# New Thermodynamics Method Enhances Maintenance and Prevents Failures

The performance and reliability of machines and devices reduce as they age. Currently, inaccurate degradation characterization leads to overand under-maintenance, both of which have dire consequences on society. Hence, the urgent need for improved methods to optimize system maintenance, prevent failure and reduce costs. After almost a decade investigating the physics of degradation of diverse systems such as frictional interfaces, lubricants, batteries, metallic structures, and others, an international duo of Dr. Jude Osara, Assistant Professor in the Faculty of Engineering Technology and Prof. Michael Bryant (retired) of the University of Texas at Austin, in a 2-part treatise, proposed a universal thermodynamics-based damage characterization methodology to analyze real systems undergoing often complex processes. These works were recently published and featured in Entropy journal:  Methods to Calculate Entropy Generation  and  Systems and Methods for Transformation and Degradation Analysis .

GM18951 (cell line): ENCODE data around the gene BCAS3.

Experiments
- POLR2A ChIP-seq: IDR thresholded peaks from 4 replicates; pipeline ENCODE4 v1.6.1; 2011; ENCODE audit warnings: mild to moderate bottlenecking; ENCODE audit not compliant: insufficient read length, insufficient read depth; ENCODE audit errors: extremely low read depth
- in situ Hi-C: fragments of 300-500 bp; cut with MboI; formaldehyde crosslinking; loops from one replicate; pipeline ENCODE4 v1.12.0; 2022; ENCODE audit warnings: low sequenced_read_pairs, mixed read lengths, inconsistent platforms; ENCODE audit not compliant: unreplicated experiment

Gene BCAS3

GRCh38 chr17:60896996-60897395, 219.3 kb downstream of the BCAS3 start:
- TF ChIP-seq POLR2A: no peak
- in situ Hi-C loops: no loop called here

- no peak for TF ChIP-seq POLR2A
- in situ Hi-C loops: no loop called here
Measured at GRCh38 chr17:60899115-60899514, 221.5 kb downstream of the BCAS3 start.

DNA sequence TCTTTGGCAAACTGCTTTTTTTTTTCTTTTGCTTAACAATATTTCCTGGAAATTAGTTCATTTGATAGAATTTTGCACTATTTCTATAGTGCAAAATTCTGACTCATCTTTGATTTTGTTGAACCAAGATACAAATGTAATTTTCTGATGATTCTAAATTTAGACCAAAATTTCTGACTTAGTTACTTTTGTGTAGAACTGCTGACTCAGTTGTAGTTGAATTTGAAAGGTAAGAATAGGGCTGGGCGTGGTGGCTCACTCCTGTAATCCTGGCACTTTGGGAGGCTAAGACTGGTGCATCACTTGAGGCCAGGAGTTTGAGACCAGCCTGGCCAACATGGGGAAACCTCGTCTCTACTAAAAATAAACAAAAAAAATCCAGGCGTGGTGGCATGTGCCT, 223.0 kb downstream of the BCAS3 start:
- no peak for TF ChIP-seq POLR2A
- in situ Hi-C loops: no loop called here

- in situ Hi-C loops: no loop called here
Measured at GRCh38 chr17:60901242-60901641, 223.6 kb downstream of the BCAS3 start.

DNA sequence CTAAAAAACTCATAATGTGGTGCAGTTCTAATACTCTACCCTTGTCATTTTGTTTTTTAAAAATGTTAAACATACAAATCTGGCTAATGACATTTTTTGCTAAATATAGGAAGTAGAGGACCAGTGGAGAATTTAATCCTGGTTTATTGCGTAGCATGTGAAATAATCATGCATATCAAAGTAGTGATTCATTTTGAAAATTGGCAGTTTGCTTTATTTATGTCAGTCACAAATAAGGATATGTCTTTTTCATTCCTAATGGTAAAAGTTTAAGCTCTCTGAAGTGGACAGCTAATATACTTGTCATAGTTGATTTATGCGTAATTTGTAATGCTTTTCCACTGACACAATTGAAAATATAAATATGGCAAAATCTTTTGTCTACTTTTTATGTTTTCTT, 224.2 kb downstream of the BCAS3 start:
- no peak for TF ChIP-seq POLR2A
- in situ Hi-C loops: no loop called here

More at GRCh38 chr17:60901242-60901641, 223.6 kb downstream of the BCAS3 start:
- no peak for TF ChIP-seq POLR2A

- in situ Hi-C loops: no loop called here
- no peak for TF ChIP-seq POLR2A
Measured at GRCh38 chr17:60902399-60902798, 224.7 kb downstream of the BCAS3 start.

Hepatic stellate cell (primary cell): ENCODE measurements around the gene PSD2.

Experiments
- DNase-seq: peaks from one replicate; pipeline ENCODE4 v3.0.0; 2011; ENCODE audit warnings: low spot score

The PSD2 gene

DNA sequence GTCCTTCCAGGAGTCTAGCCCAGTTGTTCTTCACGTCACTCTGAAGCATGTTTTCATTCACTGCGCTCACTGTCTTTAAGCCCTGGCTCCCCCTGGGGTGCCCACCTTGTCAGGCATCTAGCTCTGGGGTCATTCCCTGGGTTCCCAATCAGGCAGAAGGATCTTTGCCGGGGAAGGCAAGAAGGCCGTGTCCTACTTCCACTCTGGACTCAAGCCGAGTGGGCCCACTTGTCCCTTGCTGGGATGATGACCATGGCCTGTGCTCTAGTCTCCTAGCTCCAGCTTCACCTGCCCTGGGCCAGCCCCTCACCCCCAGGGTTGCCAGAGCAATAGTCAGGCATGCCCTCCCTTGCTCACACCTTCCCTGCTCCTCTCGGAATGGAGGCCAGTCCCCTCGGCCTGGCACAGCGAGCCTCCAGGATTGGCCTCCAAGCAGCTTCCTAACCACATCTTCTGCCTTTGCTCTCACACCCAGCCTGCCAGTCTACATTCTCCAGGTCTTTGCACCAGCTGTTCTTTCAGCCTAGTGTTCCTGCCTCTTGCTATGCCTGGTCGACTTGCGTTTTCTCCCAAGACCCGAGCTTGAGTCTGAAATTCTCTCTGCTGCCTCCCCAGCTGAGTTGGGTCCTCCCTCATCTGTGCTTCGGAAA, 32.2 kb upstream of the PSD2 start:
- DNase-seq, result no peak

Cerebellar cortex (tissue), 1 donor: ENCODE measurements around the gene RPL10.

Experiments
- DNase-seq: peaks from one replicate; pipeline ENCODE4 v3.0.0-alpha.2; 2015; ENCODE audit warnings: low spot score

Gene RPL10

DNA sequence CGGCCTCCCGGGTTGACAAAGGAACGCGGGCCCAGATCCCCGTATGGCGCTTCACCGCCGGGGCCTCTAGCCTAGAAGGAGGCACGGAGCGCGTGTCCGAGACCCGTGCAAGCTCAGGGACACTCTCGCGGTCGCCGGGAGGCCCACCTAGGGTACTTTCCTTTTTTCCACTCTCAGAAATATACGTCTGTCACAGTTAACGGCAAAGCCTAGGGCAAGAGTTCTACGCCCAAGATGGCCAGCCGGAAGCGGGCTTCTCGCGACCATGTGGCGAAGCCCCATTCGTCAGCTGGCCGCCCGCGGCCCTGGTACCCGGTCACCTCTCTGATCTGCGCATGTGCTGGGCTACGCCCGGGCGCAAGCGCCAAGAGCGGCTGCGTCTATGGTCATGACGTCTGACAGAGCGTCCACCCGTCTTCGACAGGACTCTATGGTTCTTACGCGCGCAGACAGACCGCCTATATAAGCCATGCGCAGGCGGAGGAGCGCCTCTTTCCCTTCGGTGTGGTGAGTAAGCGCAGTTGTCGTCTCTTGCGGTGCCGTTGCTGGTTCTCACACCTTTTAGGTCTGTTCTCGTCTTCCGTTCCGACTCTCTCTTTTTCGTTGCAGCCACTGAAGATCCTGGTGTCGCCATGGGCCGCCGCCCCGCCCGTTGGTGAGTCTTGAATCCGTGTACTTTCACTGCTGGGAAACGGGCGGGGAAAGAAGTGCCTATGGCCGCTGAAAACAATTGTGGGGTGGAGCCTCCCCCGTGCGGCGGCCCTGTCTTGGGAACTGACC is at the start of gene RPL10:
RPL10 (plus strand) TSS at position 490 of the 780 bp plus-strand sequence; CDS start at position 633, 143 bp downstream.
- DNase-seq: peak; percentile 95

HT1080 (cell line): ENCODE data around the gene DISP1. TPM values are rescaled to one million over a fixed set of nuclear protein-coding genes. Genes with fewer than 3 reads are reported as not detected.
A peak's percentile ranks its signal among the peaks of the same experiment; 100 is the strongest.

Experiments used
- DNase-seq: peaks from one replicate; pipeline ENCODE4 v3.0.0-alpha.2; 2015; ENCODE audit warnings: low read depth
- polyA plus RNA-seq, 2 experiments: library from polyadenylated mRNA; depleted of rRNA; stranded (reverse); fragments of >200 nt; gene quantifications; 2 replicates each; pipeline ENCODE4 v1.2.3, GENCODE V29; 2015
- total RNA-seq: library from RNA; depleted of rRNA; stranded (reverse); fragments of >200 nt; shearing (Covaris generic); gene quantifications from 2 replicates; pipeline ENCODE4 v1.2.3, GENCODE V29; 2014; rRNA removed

Everything degrades over time. When engineering systems are not actively maintained, they eventually fail, and some failures can be catastrophic, such as in the transportation and construction industries. To mitigate these failures, preventive maintenance-costing billions of euros annually-is required. Accurate degradation characterization is needed to reduce maintenance costs and prevent failures.

Starting from first principles, Jude Osara and Michael Bryant recently developed an approach based on the second law of thermodynamics, which the authors restated as the Phenomenological Entropy Generation (PEG) theorem. It defines a zero-aging path-demarcating the limit of mere existence-as a reference, and an aging path along which all real systems must evolve as they operate or are in use. Combining with the Degradation-Entropy Generation (DEG) theorem , a user-selected performance indicator-any system parameter that can be measured by a sensor-is then directly correlated with the physics of the active process mechanisms.

-The PEG theorem is instantaneous and universal, and the analysis algorithm is simple, non-intrusive and inexpensive. If you can measure or estimate temperature and other process parameters such as force, velocity, stress, strain, voltage, current, etc., you are well on your way to evaluating entropy generation for your system. If you can measure or estimate material properties, entropy generation will be yours to do with as you wish. Our approach also characterizes instability and critical phenomena, demonstrated via thermal runaway in lithium-ion batteries.-

This physics-based methodology, which can also be combined with existing approaches, is recommended to researchers, engineers and scientists for use in quantifying realistic temporal changes in their systems.

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